Wednesday 25 march
Title of Procedure: Coronary artery bypass graft (CABG).
Procedure in Detail: The patient was brought to the operating room and given general endotracheal anesthesia. The
pulmonary artery catheter was inserted by anesthesia under sterile technique in the right internal jugular vein. The distal right saphenous vein was harvested from the medial malleolus to just
above the knee using multiple small serial incisions with skin bridges. It was a good quality vein. The leg was closed in layers with 2—0 and 3—0 Vicryl with 3—0 Vicryl subcuticular suture in the
A midline sternotomy was performed. The patient was heparinized. The ascending aorta was found to be extremely calcified after opening the pericardium. There was diffuse atherosclerosis with
visible plaque emanating from the ascending aorta. The aortic arch was cannulated beyond the ascending aorta. The atrium was cannulated, and the patient was placed on bypass. A vent was inserted
into the left ventricle via the right superior pulmonary vein. Coronaries were marked for bypass, including a very large posterior descending artery and a good-sized posterolateral branch just
prior to its bifurcation with two smaller branches. A single-clamp technique was utilized. The aorta was cross-clamped in the least calcified place. One liter of cardioplegia was given antegrade
to arrest the heart. It was packed with ice and then flushed posteriorly. Bypasses were accomplished, first using the reverse saphenous vein in an end-to-side fashion to the PDA, which was a good
quality 2.5 to 3-mm vessel. This was done with a reverse vein and running 7—0 Prolene suture. The second bypass was to the posterolateral branch, which was smaller but easily took a 1.5-mm probe.
This was done with a separate piece of vein and a running 7—0 Prolene suture. A bolus of cold cardioplegia was given, and the patient was rewarmed. With the cross-clamp still in place, a single
aortotomy was made in the ascending aorta. The area was thickened and calcified, but had a decent lumen to allow suture of the proximal end of the PDA up to the ascending aorta with running 5—0
Prolene suture in an end-to-side fashion. After concluding this anastomosis, hot cardioplegia was given into the aortic root. The cross-clamp was removed after a total of 30 minutes cross-clamp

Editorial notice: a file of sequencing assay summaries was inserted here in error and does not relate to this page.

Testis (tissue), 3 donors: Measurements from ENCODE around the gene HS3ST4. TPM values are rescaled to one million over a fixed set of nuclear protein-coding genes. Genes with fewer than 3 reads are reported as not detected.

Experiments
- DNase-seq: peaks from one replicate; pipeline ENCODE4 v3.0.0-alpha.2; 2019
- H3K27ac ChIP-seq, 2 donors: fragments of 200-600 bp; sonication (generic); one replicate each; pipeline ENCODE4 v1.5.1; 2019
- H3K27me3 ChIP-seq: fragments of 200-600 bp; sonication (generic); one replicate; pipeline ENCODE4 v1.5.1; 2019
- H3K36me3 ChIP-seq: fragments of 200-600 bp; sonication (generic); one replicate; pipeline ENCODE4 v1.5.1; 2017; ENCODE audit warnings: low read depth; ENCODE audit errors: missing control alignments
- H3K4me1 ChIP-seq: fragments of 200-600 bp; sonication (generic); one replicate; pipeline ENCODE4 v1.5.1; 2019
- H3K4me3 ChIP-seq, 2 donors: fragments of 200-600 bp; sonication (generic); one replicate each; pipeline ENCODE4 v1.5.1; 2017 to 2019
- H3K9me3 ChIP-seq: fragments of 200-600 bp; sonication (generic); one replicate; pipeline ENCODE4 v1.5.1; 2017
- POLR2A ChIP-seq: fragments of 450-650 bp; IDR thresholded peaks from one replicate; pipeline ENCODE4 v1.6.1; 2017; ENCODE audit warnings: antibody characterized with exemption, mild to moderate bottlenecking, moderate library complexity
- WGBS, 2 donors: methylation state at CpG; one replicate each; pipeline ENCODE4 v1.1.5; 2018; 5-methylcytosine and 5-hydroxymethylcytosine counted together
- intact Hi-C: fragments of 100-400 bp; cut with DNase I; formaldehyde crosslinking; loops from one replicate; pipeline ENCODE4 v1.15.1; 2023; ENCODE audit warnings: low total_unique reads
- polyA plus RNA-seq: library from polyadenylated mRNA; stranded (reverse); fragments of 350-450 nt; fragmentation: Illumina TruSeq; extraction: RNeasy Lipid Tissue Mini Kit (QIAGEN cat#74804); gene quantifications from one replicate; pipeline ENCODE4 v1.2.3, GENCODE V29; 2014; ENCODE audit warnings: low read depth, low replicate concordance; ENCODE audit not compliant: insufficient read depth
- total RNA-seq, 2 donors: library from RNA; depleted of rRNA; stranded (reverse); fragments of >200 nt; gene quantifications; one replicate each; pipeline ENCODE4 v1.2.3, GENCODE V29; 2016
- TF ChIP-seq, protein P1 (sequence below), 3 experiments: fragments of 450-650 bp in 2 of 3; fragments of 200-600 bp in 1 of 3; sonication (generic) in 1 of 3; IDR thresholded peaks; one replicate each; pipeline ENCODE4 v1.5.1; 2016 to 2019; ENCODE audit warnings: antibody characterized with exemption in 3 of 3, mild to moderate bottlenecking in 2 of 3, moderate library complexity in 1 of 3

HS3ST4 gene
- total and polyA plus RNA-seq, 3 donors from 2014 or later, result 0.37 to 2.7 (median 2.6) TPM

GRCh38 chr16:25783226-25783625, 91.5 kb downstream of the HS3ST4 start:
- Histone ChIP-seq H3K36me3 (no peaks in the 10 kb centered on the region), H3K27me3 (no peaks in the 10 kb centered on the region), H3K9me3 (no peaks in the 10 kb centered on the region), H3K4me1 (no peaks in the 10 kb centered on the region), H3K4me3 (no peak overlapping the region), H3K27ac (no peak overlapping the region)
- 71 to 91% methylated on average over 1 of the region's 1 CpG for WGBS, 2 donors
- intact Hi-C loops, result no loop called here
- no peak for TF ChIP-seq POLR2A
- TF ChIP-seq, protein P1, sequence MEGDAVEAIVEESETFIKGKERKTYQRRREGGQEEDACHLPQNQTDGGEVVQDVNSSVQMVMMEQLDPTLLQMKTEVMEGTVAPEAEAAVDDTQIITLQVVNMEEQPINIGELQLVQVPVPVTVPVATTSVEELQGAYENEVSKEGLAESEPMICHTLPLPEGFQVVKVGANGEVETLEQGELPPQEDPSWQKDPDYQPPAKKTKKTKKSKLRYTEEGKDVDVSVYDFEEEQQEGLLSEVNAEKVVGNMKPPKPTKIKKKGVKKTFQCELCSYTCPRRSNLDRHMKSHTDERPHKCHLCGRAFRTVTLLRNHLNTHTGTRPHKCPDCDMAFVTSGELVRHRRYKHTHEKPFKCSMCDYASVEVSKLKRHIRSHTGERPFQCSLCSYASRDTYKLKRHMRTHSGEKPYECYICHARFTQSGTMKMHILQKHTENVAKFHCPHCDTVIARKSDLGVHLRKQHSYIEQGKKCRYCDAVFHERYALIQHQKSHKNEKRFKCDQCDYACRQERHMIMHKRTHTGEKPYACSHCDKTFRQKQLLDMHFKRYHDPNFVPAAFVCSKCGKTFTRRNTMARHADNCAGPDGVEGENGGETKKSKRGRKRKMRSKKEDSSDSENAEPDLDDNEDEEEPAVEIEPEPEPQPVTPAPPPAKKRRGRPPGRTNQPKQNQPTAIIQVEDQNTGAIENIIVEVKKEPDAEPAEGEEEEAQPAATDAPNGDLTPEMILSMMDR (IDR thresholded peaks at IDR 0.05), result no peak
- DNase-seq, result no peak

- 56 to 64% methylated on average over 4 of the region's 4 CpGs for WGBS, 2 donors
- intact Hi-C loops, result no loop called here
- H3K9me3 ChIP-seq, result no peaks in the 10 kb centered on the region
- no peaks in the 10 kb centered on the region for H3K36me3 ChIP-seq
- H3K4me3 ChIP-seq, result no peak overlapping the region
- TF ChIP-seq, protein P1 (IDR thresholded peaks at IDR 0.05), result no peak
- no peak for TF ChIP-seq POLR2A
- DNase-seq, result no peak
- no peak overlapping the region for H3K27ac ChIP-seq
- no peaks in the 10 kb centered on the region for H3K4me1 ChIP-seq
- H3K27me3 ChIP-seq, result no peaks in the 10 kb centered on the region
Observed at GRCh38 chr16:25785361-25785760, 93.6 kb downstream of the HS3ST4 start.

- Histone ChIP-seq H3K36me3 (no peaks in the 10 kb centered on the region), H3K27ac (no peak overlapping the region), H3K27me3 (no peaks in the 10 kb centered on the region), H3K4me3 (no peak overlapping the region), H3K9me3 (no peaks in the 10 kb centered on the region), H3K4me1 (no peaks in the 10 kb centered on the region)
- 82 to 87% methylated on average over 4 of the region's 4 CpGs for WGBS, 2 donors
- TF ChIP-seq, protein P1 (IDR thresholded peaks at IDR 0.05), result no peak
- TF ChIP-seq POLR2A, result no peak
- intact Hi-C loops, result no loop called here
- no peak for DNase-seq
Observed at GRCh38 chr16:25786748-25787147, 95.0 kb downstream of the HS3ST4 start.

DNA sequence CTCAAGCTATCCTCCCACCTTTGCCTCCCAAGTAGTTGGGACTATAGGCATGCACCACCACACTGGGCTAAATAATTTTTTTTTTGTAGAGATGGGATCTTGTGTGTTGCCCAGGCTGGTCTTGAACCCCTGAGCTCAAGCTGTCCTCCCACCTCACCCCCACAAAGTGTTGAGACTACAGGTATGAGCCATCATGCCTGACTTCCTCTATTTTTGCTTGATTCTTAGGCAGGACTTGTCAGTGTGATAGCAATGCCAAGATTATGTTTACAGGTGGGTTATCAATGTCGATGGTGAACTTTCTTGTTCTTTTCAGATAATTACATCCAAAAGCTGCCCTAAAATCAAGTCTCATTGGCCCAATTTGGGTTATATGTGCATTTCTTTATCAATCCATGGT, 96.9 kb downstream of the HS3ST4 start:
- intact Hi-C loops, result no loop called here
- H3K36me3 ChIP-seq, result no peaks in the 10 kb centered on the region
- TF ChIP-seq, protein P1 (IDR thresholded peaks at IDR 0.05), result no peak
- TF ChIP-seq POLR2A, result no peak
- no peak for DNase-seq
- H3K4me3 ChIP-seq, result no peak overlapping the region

time. The remaining proximal anastomosis of the posterolateral branch was brought onto the hood of the PDA graft. The PDA was isolated with bulldog clamps. Venotomy was made, and the end-to-side
anastomosis of the posterior left ventricle to the PDA was accomplished using running 6—0 Prolene suture in an end-to-side fashion. The system was backbled and de-aired, and the bulldog clamps
were removed. Vessels were inspected, and they were both hemostatic. Two atrial and two ventricular pacing wires were placed and brought out through the skin. One single chest tube was placed
into the mediastinum. Neither pleura was opened. The left ventricular vent was clamped and removed, and the pursestring was ligated. The lungs were inflated. The patient was ventilated and weaned
off bypass successfully without the aid of inotropic support. Protamine was started, and the atrial cannula was removed. Volume status was normalized, and the heparin fully reversed with
protamine. The aortic cannula was removed and the site ligated and reinforced with pledgeted 4—0 Prolene stitch. The chest tube was positioned. The wound was closed using figure-of-eight 0
Ethibond to reapproximate fascia, seven sternal wires, and two layers of running 2—0 Vicryl and a running 3—0 Vicryl in the skin. The patient tolerated the procedure and was transferred to the
intensive care unit in stable condition.
By VINOD NAIR